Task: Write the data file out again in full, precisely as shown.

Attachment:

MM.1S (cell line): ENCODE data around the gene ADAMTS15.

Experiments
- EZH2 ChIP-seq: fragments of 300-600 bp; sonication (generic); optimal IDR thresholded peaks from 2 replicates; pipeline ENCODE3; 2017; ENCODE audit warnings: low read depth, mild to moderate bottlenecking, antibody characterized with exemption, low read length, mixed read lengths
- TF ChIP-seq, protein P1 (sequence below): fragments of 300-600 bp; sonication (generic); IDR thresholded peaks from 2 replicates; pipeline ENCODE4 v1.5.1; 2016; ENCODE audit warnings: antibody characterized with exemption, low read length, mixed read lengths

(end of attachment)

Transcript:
MM.1S (cell line): ENCODE data around the gene ADAMTS15.

Experiments
- EZH2 ChIP-seq: fragments of 300-600 bp; sonication (generic); optimal IDR thresholded peaks from 2 replicates; pipeline ENCODE3; 2017; ENCODE audit warnings: low read depth, mild to moderate bottlenecking, antibody characterized with exemption, low read length, mixed read lengths
- TF ChIP-seq, protein P1 (sequence below): fragments of 300-600 bp; sonication (generic); IDR thresholded peaks from 2 replicates; pipeline ENCODE4 v1.5.1; 2016; ENCODE audit warnings: antibody characterized with exemption, low read length, mixed read lengths